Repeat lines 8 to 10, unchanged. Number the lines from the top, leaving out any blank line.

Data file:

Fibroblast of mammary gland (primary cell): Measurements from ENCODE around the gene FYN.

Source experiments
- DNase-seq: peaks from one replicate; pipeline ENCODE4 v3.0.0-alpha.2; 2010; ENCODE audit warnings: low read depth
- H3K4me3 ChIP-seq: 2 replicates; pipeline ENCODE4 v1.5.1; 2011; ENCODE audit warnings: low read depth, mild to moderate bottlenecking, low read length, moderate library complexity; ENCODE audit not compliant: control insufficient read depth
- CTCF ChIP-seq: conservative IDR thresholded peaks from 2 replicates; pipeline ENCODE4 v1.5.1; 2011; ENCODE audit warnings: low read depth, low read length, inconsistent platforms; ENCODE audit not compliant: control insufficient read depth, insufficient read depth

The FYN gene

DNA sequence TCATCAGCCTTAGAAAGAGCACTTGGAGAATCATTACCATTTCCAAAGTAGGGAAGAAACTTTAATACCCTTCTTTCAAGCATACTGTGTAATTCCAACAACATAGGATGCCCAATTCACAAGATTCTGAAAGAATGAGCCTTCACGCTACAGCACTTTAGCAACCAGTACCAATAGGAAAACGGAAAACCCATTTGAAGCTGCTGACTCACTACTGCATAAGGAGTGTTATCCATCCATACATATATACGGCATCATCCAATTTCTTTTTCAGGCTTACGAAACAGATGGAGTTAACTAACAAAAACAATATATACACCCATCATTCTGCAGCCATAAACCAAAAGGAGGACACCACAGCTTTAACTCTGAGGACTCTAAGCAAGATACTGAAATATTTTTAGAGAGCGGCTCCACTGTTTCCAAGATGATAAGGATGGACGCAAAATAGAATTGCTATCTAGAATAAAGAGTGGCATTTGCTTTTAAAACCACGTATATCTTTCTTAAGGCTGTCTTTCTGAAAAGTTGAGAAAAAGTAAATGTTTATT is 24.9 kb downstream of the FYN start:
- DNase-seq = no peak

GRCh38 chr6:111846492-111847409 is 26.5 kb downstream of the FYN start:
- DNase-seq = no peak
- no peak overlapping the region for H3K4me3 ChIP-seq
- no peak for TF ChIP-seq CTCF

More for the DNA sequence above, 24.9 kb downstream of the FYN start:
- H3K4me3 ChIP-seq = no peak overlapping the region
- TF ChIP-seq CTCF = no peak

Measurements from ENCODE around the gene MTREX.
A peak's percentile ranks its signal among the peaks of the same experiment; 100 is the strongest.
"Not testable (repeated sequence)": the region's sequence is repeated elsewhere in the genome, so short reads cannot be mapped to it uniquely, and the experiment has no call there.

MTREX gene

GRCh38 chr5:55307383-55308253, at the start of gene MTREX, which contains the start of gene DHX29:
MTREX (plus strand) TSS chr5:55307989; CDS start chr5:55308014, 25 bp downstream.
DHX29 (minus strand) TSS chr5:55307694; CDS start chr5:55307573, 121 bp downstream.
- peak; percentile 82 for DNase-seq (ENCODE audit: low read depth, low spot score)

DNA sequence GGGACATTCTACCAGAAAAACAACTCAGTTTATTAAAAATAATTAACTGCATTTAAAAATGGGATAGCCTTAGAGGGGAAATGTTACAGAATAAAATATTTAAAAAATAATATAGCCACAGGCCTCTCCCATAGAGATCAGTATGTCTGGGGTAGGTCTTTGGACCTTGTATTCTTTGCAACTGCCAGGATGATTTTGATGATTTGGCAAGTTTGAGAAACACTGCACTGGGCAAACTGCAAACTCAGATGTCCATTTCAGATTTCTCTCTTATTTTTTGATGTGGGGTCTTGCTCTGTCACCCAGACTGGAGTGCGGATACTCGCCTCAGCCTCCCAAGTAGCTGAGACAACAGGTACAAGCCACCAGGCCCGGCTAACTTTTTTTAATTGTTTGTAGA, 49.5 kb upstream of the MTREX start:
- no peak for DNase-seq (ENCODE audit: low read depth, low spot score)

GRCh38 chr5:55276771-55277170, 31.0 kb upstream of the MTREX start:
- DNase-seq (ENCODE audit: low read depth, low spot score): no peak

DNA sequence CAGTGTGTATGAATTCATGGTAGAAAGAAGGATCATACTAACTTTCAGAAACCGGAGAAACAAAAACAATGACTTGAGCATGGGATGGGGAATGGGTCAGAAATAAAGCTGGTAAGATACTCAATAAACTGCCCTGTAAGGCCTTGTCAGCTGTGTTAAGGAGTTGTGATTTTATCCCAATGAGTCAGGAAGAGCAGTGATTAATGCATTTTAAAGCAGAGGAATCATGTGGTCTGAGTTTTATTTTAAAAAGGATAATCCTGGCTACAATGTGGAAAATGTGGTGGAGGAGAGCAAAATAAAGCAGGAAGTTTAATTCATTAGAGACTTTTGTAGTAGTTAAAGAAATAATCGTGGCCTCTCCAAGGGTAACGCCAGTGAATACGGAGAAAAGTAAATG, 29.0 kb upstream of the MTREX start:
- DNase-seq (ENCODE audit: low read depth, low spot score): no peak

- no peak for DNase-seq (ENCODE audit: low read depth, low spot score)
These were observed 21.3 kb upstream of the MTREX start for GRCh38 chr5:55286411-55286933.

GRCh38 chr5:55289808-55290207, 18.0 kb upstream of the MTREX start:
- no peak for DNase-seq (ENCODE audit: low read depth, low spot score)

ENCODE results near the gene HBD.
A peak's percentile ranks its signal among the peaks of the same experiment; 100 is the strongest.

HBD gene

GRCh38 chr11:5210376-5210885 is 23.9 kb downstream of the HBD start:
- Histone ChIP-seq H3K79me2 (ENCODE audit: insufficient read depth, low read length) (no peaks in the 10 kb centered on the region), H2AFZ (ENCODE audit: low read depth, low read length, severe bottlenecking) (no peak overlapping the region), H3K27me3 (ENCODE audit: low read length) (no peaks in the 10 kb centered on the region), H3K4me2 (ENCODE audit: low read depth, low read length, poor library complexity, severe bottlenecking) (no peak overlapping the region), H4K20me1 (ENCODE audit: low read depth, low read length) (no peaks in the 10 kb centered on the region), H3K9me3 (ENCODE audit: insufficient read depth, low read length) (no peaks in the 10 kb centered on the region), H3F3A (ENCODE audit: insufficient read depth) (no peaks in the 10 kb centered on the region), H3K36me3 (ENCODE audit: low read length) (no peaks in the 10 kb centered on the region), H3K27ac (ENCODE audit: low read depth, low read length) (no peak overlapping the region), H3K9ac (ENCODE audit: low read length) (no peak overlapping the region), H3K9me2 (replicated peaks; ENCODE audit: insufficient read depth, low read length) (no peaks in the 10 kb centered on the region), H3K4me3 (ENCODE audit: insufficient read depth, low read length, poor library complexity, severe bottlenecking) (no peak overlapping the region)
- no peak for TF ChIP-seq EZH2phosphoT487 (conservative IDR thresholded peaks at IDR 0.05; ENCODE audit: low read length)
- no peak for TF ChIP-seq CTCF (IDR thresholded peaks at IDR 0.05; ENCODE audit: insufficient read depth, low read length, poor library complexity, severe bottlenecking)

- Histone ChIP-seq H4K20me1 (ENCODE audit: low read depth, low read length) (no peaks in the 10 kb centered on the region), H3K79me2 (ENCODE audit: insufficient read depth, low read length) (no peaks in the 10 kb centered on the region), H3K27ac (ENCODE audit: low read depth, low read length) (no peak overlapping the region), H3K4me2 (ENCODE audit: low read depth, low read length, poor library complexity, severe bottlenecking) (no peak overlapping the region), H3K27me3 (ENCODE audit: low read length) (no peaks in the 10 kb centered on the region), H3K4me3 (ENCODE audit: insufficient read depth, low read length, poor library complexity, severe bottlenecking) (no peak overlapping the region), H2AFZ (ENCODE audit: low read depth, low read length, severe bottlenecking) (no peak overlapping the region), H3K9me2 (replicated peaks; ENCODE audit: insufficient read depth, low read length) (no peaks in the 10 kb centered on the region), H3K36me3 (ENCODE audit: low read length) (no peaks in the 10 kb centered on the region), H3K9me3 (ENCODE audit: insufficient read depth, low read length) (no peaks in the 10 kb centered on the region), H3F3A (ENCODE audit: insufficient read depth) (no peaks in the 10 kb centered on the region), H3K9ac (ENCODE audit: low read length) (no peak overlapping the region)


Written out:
- DNase-seq = no peak

GRCh38 chr6:111846492-111847409 is 26.5 kb downstream of the FYN start:
- DNase-seq = no peak